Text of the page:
Beauty vs. legibility

John Gill has separately stated that the Tiresias Screenfont project’s goals included designing a legible font, not a beautiful one. It is axiomatic to typographic sophistiqués that the two are independent variables, but may nonetheless coexist in the same font. To rule out æsthetic criteria in design and evaluation of a typeface does not quite miss the point of typography but certainly misses half of it.

The experimenters are not even consistent in their ill regard for assessments of æsthetics. In discussing background and contrast, for example, we are told that “[r]ecent research using CRT displays has shown that white on black is preferred by the largest number of people, with white on dark blue being the second choice.... Quite possibly other preferences are aesthetic except in rare pathological cases.” The only time you get to say you like a font is if there’s something wrong with you.

Other factors contributing to legibility must be considered too. Shaw... found that size is the most important factor, but the density or weight of the print is significant too, and it was far more difficult to discriminate letters that are closely crowded together. Such factors are self-evident to optometrists or ophthalmologists, but fonts are normally designed by graphic artists who are primarily interested in aesthetic criteria.

Fonts are in fact “normally designed” by type designers, many of whom could not produce a usable page layout to save their lives, and they are “primarily interested” in more than making something look pretty.

They continue:

It is obvious that the more different each letter is from those around it the fewer errors will occur. Decorated letters will fuse and create noise in the system. Script is considerably more difficult than standard print.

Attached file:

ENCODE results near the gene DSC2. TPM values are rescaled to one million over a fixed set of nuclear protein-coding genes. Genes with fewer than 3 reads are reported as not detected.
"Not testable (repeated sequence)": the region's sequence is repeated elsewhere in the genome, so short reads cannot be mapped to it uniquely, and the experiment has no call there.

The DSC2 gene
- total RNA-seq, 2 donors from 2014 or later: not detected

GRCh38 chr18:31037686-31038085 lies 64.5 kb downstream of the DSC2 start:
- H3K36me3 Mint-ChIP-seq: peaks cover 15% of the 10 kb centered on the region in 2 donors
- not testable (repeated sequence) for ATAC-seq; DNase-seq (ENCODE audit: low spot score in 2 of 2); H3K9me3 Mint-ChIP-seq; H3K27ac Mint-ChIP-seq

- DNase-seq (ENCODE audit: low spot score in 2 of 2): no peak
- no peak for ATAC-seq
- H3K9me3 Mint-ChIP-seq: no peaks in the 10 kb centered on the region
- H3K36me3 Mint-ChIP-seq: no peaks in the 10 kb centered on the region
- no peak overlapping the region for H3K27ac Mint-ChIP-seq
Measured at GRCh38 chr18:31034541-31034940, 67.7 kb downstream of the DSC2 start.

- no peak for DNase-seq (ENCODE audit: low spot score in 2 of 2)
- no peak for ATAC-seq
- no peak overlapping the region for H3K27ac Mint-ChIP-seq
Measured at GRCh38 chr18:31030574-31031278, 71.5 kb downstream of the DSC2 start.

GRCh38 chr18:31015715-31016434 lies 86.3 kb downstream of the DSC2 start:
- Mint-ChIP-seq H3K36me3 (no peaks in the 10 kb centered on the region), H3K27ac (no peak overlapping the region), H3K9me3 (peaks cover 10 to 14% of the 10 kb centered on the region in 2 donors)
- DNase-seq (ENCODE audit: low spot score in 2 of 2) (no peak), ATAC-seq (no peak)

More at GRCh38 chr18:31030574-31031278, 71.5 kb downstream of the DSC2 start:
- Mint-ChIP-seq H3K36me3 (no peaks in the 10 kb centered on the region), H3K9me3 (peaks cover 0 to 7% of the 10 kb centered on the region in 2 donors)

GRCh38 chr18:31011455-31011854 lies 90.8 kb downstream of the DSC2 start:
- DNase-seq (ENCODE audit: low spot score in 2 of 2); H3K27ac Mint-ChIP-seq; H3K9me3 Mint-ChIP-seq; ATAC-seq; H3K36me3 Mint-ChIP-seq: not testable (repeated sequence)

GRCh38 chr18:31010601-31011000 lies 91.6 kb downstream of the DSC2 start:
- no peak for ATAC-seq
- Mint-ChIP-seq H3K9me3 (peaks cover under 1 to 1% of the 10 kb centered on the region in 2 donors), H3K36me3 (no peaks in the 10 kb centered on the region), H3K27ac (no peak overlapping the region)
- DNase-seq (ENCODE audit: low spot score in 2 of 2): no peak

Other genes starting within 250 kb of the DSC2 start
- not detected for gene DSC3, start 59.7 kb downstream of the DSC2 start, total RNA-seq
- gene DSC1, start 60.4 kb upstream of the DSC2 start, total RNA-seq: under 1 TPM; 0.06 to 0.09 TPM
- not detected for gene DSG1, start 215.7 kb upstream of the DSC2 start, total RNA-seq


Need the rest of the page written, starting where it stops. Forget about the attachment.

It is not at all obvious that letters must be as different from each other as possible in order to be read. That would imply that letters are individually discerned (most of the time, they aren’t), and the claim ignores the fact that adjacent letters usually do look different from each other. Most two-letter pairs aren’t of the same letter. Also, “decorated letters” are different from each other.

It is indeed true that spacing is important in legibility, and the paper later correctly observes that “sometimes Helvetica is used with spacing so close that the characters almost touch each other, which reduces legibility.”

Yet having built up this case for æsthetics as a twee, unproductive, and scientifically expendable pastime of “graphic artists” and the non-pathological, the researchers go on to make a case for æsthetics:

Æsthetic qualities, while theoretically not terribly important, will actually have a considerable effect on any individual’s desire to read for long periods.

Apparently it really is important after all to design fonts that perform well and that readers like.